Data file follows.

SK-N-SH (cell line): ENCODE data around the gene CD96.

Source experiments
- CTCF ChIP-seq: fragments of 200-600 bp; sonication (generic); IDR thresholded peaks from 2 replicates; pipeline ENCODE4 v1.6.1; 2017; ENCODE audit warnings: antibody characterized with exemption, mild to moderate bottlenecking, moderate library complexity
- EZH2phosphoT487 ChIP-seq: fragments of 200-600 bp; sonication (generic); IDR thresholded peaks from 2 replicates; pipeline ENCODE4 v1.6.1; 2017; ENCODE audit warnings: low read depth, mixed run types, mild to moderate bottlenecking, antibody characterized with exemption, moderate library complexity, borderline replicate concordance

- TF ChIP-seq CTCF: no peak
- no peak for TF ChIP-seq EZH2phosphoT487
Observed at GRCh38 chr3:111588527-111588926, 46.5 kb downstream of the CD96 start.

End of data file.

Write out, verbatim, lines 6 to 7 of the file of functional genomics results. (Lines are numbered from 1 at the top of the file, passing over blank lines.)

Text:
- no peak for TF ChIP-seq EZH2phosphoT487
Observed at GRCh38 chr3:111588527-111588926, 46.5 kb downstream of the CD96 start.